Faith school in Ofsted 'sex discrimination' row can be named

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Image caption The school taught boys and girls separately

Appeal Court judges have lifted a ban on the naming of an Islamic faith school at the centre of a legal battle over alleged sex discrimination.

Last November, High Court judge Mr Justice Jay ruled an Ofsted ruling that segregating boys and girls was unlawful discrimination was "erroneous".

He ruled the Ofsted report could be published but the school, Birmingham's Al-Hijrah, should not be named in it.

Lawyers applied for the school's anonymity to be lifted.

In November, the High Court ruled that Al-Hijrah school had not breached equality legislation by teaching boys and girls separately.

But Mr Justice Jay, sitting in London, rejected claims that the Ofsted inspectors had been biased.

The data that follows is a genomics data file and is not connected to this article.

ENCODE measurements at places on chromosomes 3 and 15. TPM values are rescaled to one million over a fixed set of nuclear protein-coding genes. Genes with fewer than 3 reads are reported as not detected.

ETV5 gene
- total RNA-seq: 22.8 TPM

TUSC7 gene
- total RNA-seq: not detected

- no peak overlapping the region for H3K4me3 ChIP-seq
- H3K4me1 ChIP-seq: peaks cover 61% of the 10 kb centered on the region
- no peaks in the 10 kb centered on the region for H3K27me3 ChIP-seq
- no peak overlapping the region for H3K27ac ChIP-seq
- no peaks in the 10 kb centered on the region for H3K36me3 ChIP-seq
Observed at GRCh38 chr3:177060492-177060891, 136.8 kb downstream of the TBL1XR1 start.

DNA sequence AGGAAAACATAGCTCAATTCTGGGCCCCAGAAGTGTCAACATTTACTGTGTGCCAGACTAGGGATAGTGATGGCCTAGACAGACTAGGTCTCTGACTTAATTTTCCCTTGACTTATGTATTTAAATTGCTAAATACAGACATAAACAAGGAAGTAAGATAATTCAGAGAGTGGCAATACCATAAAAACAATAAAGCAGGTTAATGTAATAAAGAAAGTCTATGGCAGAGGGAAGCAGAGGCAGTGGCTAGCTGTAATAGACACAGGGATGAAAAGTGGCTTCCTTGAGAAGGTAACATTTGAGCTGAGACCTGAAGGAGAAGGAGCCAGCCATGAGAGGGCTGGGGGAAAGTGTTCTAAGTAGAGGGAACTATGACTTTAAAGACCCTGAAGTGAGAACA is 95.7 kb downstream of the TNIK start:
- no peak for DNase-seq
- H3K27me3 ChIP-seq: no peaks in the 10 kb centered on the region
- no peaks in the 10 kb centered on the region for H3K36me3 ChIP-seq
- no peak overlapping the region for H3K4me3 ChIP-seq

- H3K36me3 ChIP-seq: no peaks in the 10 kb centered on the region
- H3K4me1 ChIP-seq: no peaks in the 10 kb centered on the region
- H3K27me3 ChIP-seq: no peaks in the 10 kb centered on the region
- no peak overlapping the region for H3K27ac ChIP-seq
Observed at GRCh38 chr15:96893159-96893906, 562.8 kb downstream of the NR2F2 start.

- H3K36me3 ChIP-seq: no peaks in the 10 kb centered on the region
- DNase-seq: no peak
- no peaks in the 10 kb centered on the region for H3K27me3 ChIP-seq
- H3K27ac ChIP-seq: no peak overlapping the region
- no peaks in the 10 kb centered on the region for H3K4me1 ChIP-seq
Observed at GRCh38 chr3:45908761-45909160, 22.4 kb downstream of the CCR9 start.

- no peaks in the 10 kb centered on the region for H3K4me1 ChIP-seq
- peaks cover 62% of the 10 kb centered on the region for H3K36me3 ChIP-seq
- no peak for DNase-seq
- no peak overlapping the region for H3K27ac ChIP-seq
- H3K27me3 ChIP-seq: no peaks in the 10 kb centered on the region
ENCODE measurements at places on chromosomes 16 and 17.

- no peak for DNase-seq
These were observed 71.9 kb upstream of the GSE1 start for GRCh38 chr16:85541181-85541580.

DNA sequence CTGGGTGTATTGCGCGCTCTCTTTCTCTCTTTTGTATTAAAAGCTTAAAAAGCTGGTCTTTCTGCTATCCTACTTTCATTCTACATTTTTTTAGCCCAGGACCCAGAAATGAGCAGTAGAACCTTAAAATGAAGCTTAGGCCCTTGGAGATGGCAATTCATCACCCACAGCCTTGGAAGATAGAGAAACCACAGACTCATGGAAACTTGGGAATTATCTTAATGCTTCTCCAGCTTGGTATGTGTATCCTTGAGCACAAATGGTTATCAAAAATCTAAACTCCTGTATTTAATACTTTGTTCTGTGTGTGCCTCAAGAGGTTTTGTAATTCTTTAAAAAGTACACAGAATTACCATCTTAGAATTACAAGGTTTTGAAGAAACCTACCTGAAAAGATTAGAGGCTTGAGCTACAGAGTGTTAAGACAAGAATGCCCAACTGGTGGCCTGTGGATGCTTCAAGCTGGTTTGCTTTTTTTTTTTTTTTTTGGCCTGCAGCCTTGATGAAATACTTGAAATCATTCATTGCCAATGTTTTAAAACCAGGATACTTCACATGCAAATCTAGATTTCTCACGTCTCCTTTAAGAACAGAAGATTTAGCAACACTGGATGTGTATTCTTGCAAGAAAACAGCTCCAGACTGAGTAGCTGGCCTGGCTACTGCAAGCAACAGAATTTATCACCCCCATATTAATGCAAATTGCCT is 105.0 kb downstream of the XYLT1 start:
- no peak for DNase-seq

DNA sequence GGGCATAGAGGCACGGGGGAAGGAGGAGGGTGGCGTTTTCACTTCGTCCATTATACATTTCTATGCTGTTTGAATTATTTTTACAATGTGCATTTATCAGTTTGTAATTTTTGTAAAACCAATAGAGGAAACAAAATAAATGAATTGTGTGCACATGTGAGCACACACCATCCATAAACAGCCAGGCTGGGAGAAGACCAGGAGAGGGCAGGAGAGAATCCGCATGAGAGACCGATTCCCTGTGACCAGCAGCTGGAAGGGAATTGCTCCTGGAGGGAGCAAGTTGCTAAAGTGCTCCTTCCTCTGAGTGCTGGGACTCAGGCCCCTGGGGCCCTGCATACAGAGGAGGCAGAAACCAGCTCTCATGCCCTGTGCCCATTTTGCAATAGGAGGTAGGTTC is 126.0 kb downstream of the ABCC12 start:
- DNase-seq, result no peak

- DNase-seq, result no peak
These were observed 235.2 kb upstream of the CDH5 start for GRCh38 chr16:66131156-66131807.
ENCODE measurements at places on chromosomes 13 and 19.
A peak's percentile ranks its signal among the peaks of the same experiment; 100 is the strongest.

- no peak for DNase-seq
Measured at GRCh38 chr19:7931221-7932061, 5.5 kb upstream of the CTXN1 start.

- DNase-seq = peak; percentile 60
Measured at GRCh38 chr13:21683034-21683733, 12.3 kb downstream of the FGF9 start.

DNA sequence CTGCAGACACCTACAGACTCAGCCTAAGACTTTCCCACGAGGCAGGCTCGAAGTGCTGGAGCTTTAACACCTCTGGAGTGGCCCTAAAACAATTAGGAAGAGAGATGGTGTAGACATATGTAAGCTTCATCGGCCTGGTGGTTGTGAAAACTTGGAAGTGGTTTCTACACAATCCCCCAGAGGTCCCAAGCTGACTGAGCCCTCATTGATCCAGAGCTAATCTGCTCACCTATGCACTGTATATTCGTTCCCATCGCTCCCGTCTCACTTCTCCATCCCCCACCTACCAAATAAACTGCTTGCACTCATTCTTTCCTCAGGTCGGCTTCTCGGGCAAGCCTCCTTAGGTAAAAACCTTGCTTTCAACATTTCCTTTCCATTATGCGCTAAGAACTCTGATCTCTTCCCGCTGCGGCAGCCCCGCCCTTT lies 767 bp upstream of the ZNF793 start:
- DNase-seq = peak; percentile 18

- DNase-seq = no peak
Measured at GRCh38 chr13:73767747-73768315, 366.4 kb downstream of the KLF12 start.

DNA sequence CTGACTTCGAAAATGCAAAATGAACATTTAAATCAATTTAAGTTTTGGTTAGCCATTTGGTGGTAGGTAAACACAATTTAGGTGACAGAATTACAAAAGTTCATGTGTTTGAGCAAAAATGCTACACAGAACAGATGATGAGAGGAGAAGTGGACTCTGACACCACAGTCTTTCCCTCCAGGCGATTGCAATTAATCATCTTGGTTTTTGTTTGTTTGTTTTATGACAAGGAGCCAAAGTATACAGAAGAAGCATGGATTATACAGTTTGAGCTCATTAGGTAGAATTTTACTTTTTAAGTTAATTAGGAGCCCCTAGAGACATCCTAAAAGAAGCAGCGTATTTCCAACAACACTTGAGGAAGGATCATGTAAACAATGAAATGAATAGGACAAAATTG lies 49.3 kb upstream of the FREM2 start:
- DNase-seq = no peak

He allowed Ofsted to publish the rest of its inspection report placing anonymised "School X" into special measures, after inspectors found books in the school library that gave tacit approval to domestic violence.

The judge gave both Ofsted and the school leave to appeal.

The school sought to block publication of the Ofsted report, with the backing of its local education authority.

The issues raised by the case will be analysed by the Court of Appeal on Tuesday.

On the eve of the two-day hearing, Associated Newspapers, publishers of the Daily Mail, applied for the school's anonymity to be lifted so it could be fully identified during the appeal.

Sir Terence Etherton, Master of the Rolls, sitting with Lady Justice Gloster and Lord Justice Beatson, said: "We have reached the clear decision on this application that we consider anonymity should be raised so that [the press and media] will be able to name the school."

Full reasons would be given later, said the court.

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